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Quotes for Topic: Missions-perspectives

1.
God is made to appear frustrated by much modern preaching. This happens in missionary appeals. The idea is left that God needs our help. We are not told that He graciously offers us the opportunity to take part in the great missionary enterprise. No, things have gone much beyond that; in fact, they have gotten out of hand. There may have been a time when God could have made such an offer, but that time is long past. Things are now desperate. A great deal that should have been done for God’s cause has not been done. And God is rushing around to make up for lost time. His love has worked Him into a corner, and He needs us to get Him out of it.

God is made to appear frustrated by much modern preaching. This happens in missionary appeals. The idea is left that God needs our help. We are not told that He graciously offers us the opportunity to take part in the great missionary enterprise. No, things have gone much beyond that; in fact, they have gotten out of hand. There may have been a time when God could have made such an offer, but that time is long past. Things are now desperate. A great deal that should have been done for God’s cause has not been done. And God is rushing around to make up for lost time. His love has worked Him into a corner, and He needs us to get Him out of it.

Reference:  Quoted in: Tom Wells, A Vision for Missions, Permission by The Banner of Truth Trust, Carlisle, PA. p. 39. Get this book!


2.
[God] may direct some to leave their homeland to go to proclaim the Gospel in a foreign land. There is a great temptation in such circumstances for people to revert to the legalism of thinking that they are being heroes for God because they are leaving their homeland to endure the rigors of living in a foreign land. Those who are directed to do hard jobs for God must remind themselves that these rigors are simply for their health. As these difficulties help them become more like Christ, they will sing a song of praise unto God, and as a result “many will see it and fear and put their trust in the Lord” (Psm. 40:3). People who regard themselves as invalids rather than heroes will make excellent missionaries.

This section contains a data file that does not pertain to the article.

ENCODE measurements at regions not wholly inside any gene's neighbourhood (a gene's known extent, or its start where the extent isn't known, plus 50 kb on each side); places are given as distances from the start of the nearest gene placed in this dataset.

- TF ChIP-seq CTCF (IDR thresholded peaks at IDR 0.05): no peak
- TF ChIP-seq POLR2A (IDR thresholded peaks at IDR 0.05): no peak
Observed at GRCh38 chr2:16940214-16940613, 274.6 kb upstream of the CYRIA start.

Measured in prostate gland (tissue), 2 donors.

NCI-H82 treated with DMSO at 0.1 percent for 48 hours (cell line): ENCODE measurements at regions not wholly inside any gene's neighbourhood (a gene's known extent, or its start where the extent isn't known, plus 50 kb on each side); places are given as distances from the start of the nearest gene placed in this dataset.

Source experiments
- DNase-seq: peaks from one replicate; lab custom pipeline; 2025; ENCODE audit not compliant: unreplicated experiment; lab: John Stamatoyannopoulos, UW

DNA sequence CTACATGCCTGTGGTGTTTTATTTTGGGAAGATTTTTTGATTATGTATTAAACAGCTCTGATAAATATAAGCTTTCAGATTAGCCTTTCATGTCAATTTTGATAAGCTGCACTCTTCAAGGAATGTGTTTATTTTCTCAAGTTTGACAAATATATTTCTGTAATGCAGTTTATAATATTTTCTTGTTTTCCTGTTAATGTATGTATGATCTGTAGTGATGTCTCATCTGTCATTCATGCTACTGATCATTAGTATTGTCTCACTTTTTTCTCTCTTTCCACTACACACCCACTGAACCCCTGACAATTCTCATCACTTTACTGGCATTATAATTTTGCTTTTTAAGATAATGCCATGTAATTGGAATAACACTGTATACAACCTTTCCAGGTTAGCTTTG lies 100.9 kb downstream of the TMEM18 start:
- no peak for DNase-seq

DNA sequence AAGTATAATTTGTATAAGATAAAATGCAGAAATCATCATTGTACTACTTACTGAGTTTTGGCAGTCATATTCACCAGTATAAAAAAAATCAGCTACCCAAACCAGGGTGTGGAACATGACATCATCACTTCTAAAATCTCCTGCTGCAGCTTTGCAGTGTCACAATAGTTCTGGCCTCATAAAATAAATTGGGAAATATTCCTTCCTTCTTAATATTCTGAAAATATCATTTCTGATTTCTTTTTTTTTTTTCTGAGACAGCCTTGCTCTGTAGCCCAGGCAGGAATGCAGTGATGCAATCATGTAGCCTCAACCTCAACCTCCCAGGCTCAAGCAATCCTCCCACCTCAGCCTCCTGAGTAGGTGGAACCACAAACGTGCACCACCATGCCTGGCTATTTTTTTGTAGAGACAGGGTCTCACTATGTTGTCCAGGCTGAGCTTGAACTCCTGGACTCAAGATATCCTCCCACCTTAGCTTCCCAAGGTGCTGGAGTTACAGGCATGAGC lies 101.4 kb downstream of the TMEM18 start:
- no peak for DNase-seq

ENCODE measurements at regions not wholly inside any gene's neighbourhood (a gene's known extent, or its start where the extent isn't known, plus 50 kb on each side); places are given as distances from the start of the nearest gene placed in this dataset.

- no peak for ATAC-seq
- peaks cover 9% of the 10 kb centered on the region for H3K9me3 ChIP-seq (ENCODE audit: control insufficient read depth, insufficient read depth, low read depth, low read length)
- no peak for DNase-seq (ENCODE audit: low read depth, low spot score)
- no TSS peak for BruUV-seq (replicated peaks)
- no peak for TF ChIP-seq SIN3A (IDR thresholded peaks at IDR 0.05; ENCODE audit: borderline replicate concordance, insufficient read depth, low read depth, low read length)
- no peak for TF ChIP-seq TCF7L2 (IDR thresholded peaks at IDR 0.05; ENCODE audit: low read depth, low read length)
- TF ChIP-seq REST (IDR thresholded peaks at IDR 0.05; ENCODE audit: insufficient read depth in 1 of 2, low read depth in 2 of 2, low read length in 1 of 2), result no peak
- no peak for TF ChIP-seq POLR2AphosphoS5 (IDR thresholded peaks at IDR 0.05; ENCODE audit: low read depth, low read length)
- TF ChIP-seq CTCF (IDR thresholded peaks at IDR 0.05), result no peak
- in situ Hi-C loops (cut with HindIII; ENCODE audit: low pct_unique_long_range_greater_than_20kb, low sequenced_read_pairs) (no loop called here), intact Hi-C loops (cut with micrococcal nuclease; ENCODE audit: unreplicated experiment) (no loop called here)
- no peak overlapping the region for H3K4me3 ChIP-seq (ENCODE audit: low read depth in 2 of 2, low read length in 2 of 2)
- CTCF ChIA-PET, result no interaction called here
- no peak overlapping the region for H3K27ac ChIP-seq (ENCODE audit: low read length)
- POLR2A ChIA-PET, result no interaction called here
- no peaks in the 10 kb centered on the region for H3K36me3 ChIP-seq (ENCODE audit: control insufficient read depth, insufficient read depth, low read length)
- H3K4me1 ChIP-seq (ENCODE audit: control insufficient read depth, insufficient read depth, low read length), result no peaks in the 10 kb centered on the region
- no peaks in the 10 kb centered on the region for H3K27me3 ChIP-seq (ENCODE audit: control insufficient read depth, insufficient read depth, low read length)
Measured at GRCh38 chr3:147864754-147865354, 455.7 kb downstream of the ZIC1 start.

[God] may direct some to leave their homeland to go to proclaim the Gospel in a foreign land. There is a great temptation in such circumstances for people to revert to the legalism of thinking that they are being heroes for God because they are leaving their homeland to endure the rigors of living in a foreign land. Those who are directed to do hard jobs for God must remind themselves that these rigors are simply for their health. As these difficulties help them become more like Christ, they will sing a song of praise unto God, and as a result “many will see it and fear and put their trust in the Lord” (Psm. 40:3). People who regard themselves as invalids rather than heroes will make excellent missionaries.

Reference:  Gospel and Law: Contrast or Continuum? Eerdmans, 1980, p. 119.


3.
God alone knows the definition of terms [here]. I cannot precisely define who all the nations are, but I do not need to know. I know only one thing: Christ has not yet returned; therefore, the task is not yet done. When it is done, Christ will come. Our responsibility is not to insist on defining the terms; our responsibility is to complete the task. So long as Christ does not return, our work is undone. Let us get busy and complete our mission.

God alone knows the definition of terms [here]. I cannot precisely define who all the nations are, but I do not need to know. I know only one thing: Christ has not yet returned; therefore, the task is not yet done. When it is done, Christ will come. Our responsibility is not to insist on defining the terms; our responsibility is to complete the task. So long as Christ does not return, our work is undone. Let us get busy and complete our mission.

Reference:  Secret Church 2015.


4.
Love is the root of missions; sacrifice is the fruit of missions.

Love is the root of missions; sacrifice is the fruit of missions (Roderick Davis).


5.
I fear that if annihilationism is widely accepted by Christians, that will hinder the missionary enterprise. Many people have devoted their lives to bringing the gospel to the unsaved around the globe. Would they continue to do so if they really thought that the worst fate awaiting those who reject Jesus is final extinction? I seriously doubt it. Annihilationists can argue that the obliteration of the wicked is a terrible fate if measured against the bliss of the righteous. But when compared to suffering in hell forever, it is simply not that bad to cease to exist.

I fear that if annihilationism is widely accepted by Christians, that will hinder the missionary enterprise. Many people have devoted their lives to bringing the gospel to the unsaved around the globe. Would they continue to do so if they really thought that the worst fate awaiting those who reject Jesus is final extinction? I seriously doubt it. Annihilationists can argue that the obliteration of the wicked is a terrible fate if measured against the bliss of the righteous. But when compared to suffering in hell forever, it is simply not that bad to cease to exist.

Reference:  Hell on Trial: The Case for Eternal Punishment, P&R Publishers, 1995, p. 170. Used by permission.